My desire is only this—to die someplace the earth made beautiful all on its own, the way a first-grader makes the morning glory out of construction paper and Elmer’s glue, … Continue reading
I hold a string of amethysts up to my collarbone.
There are wrinkles on my neck now,
rings of crinkled flesh like tree-markings,
one for each lived year
I remember being a teenager, leaning across my dresser towards its large mirror and studying my face, wondering if I was beautiful or not. It was an indecent hope, and I faithfully dashed it whenever I could.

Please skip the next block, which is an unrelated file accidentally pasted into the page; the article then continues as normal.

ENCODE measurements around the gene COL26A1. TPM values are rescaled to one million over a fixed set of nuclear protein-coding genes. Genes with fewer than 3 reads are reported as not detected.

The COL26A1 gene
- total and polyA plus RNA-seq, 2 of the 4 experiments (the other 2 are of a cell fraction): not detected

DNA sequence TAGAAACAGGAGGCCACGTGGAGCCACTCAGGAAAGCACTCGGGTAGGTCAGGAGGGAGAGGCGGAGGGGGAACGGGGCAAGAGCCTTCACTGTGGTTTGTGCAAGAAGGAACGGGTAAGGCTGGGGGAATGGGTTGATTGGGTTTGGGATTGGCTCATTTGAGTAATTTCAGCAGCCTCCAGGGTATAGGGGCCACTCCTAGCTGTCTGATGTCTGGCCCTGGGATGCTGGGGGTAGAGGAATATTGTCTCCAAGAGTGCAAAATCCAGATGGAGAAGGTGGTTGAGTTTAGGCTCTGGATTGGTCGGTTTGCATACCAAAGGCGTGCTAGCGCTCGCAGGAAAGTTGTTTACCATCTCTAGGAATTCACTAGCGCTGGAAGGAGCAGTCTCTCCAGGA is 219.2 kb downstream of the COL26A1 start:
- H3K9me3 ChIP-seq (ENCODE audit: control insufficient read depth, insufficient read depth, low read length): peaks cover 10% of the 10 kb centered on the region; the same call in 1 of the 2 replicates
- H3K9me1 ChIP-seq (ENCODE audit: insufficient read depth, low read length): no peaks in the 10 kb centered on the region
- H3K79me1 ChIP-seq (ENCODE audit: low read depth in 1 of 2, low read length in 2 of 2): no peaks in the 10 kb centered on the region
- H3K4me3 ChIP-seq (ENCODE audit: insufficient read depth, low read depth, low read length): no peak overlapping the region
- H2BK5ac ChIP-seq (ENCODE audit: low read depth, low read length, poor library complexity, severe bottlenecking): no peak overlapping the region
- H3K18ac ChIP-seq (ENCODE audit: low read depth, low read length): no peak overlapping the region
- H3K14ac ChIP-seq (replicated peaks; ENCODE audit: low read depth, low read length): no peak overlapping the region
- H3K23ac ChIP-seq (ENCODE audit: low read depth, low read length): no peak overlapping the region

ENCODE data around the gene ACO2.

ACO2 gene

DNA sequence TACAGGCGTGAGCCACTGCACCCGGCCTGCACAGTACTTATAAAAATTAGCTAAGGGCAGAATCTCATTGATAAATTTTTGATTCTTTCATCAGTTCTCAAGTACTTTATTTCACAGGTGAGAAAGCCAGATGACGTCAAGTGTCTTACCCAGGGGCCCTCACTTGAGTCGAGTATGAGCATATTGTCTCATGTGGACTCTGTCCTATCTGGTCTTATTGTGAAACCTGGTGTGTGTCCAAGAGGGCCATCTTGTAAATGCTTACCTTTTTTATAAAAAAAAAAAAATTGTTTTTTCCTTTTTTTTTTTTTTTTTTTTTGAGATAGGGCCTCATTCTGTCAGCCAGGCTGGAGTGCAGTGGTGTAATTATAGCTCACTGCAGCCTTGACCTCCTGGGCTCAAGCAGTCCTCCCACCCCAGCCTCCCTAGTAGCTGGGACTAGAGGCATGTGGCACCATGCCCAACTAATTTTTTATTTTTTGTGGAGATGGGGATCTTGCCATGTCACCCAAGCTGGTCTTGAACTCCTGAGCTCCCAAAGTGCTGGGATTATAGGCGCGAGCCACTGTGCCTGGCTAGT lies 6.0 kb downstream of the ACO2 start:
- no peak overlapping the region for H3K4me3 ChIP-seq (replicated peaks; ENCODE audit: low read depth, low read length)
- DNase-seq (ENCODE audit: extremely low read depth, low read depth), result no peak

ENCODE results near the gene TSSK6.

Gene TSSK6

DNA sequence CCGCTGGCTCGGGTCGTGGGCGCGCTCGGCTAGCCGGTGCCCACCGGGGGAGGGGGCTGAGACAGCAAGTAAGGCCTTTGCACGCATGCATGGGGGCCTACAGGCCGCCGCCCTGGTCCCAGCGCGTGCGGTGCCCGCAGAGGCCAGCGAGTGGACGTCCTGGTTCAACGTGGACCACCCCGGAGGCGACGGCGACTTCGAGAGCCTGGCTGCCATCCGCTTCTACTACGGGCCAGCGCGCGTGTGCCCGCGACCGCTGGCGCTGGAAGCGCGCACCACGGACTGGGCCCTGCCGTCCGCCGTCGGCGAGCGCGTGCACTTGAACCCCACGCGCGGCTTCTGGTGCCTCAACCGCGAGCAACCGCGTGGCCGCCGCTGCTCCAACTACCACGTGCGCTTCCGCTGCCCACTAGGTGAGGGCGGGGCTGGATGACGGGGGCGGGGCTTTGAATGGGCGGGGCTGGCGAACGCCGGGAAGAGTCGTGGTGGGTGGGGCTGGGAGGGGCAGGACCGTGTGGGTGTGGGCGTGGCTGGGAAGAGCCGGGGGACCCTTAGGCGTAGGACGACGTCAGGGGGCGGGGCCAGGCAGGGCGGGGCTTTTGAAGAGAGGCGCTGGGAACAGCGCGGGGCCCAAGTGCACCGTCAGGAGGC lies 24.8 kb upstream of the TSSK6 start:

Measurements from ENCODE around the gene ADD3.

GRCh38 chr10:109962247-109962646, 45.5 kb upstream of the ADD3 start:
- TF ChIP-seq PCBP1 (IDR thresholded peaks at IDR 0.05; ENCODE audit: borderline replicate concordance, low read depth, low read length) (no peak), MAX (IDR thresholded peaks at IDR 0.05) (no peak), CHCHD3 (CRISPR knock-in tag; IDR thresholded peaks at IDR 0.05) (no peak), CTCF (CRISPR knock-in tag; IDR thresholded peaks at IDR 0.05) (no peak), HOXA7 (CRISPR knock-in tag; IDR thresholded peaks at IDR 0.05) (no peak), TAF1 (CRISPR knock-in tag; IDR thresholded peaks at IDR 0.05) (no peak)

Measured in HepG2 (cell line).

When the hypnotherapist brought me out of my trance, I wondered about this deer, about my new vision of beauty—why had it changed? Something fundamental in me had shifted and reconstructed itself.
If people wanted you to write warmly about them, they should have behaved better.